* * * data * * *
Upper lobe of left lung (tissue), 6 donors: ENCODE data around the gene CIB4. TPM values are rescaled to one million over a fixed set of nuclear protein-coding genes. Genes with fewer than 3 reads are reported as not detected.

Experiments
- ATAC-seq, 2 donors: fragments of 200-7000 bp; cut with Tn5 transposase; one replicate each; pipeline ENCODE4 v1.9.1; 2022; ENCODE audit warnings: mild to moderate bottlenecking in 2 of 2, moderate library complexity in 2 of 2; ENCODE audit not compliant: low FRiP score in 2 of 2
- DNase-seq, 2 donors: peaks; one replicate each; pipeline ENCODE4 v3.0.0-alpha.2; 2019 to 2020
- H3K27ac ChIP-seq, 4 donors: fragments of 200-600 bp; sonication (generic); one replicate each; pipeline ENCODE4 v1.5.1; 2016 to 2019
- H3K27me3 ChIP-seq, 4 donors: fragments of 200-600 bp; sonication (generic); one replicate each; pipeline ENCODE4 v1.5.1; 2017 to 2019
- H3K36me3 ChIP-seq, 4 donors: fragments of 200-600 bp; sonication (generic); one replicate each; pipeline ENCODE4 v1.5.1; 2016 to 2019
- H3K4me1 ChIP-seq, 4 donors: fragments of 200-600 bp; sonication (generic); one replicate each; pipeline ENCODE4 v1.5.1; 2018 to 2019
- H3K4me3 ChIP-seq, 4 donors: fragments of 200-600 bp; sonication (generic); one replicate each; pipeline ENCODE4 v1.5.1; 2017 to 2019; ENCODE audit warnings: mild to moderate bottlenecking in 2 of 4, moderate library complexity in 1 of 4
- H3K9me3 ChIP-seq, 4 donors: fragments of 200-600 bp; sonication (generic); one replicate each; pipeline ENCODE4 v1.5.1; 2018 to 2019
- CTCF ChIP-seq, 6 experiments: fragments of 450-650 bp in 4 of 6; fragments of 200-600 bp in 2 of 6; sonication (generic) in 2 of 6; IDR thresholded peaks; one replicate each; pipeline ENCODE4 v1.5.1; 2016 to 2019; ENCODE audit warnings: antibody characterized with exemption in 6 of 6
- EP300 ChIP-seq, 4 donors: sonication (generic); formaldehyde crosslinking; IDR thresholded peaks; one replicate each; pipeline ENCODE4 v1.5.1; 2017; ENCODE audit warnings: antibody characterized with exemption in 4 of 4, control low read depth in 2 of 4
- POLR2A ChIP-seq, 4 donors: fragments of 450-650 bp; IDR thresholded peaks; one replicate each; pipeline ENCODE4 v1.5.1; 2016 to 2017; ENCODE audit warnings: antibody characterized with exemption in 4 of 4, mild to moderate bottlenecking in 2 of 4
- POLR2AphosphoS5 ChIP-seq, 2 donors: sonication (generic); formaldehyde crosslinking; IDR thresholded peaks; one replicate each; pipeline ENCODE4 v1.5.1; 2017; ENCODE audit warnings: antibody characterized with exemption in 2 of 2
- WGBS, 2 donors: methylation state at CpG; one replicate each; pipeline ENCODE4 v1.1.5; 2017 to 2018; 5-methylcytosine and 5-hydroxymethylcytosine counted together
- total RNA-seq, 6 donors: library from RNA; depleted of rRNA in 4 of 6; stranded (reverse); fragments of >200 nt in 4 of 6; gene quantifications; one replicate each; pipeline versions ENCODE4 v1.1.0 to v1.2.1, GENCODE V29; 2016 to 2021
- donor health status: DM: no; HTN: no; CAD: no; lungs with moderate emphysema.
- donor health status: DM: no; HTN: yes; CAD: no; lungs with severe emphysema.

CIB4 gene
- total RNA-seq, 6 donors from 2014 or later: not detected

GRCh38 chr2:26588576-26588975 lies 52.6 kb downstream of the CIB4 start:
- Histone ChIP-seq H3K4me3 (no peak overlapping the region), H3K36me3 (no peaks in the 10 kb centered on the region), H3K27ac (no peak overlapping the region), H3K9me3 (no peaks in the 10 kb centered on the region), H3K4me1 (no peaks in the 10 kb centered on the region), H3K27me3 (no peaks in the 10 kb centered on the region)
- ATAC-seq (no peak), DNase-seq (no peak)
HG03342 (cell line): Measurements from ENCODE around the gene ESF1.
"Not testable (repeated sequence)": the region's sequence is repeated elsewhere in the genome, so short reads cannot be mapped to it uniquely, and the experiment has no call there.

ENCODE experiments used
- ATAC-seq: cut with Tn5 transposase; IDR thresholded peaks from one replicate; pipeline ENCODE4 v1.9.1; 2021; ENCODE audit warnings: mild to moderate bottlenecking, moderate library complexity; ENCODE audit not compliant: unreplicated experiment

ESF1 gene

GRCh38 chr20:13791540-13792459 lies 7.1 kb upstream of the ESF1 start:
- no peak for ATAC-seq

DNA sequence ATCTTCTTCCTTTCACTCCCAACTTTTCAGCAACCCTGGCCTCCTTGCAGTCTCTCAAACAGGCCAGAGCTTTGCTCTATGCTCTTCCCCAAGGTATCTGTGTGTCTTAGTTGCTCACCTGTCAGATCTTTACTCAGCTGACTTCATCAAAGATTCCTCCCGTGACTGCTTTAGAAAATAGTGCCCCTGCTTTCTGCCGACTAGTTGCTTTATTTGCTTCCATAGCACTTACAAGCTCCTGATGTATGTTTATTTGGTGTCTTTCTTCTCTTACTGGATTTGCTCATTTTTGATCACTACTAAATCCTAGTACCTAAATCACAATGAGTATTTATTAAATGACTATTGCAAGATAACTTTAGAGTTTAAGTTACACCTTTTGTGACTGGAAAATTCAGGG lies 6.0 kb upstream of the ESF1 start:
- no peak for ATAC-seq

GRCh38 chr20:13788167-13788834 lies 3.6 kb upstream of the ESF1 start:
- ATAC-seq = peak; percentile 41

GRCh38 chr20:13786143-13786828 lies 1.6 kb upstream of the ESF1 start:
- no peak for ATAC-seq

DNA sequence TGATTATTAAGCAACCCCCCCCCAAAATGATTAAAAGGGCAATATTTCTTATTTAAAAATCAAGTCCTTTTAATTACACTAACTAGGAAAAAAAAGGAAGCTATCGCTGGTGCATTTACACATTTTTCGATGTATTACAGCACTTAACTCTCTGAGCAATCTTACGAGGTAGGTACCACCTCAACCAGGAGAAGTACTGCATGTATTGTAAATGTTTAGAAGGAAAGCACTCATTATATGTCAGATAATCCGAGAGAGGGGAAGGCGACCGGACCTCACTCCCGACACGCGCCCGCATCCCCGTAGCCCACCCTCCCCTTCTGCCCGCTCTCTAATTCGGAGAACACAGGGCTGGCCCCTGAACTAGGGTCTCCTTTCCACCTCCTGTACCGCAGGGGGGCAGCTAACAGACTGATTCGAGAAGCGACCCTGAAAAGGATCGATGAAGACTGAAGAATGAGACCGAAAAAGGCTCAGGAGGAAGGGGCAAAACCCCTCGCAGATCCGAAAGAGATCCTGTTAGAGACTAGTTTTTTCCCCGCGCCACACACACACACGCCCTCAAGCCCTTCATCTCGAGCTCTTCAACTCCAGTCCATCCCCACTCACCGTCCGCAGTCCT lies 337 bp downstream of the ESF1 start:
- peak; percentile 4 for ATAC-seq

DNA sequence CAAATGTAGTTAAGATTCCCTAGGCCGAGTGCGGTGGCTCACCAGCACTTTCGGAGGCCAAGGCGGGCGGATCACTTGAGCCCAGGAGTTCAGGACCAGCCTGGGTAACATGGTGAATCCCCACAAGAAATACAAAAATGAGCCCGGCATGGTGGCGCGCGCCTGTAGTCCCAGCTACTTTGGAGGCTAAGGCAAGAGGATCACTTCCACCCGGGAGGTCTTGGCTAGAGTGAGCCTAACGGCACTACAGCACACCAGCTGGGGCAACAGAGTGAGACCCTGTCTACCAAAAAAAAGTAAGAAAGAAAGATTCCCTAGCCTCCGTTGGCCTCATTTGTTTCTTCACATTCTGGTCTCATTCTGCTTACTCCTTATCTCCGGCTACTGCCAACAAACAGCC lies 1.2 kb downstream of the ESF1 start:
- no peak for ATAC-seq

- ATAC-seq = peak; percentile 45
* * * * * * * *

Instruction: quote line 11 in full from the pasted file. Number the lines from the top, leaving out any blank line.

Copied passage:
- CTCF ChIP-seq, 6 experiments: fragments of 450-650 bp in 4 of 6; fragments of 200-600 bp in 2 of 6; sonication (generic) in 2 of 6; IDR thresholded peaks; one replicate each; pipeline ENCODE4 v1.5.1; 2016 to 2019; ENCODE audit warnings: antibody characterized with exemption in 6 of 6